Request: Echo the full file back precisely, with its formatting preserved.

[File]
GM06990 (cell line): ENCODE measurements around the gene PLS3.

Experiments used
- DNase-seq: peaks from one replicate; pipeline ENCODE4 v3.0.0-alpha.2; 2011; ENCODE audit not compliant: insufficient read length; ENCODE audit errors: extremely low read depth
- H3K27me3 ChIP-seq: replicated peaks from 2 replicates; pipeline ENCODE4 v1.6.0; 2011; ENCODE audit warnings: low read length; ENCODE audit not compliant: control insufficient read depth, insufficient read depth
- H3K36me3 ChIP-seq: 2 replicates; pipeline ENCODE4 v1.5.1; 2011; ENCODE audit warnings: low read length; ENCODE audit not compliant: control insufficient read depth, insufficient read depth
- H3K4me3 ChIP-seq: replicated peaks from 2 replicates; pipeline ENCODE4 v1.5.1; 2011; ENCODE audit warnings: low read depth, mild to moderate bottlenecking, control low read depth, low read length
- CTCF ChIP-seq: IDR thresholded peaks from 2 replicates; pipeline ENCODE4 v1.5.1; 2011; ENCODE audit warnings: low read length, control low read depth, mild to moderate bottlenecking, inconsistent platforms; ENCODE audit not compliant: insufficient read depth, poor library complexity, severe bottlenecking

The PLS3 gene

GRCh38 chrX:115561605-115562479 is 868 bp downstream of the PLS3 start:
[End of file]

GM06990 (cell line): ENCODE measurements around the gene PLS3.

Experiments used
- DNase-seq: peaks from one replicate; pipeline ENCODE4 v3.0.0-alpha.2; 2011; ENCODE audit not compliant: insufficient read length; ENCODE audit errors: extremely low read depth
- H3K27me3 ChIP-seq: replicated peaks from 2 replicates; pipeline ENCODE4 v1.6.0; 2011; ENCODE audit warnings: low read length; ENCODE audit not compliant: control insufficient read depth, insufficient read depth
- H3K36me3 ChIP-seq: 2 replicates; pipeline ENCODE4 v1.5.1; 2011; ENCODE audit warnings: low read length; ENCODE audit not compliant: control insufficient read depth, insufficient read depth
- H3K4me3 ChIP-seq: replicated peaks from 2 replicates; pipeline ENCODE4 v1.5.1; 2011; ENCODE audit warnings: low read depth, mild to moderate bottlenecking, control low read depth, low read length
- CTCF ChIP-seq: IDR thresholded peaks from 2 replicates; pipeline ENCODE4 v1.5.1; 2011; ENCODE audit warnings: low read length, control low read depth, mild to moderate bottlenecking, inconsistent platforms; ENCODE audit not compliant: insufficient read depth, poor library complexity, severe bottlenecking

The PLS3 gene

GRCh38 chrX:115561605-115562479 is 868 bp downstream of the PLS3 start: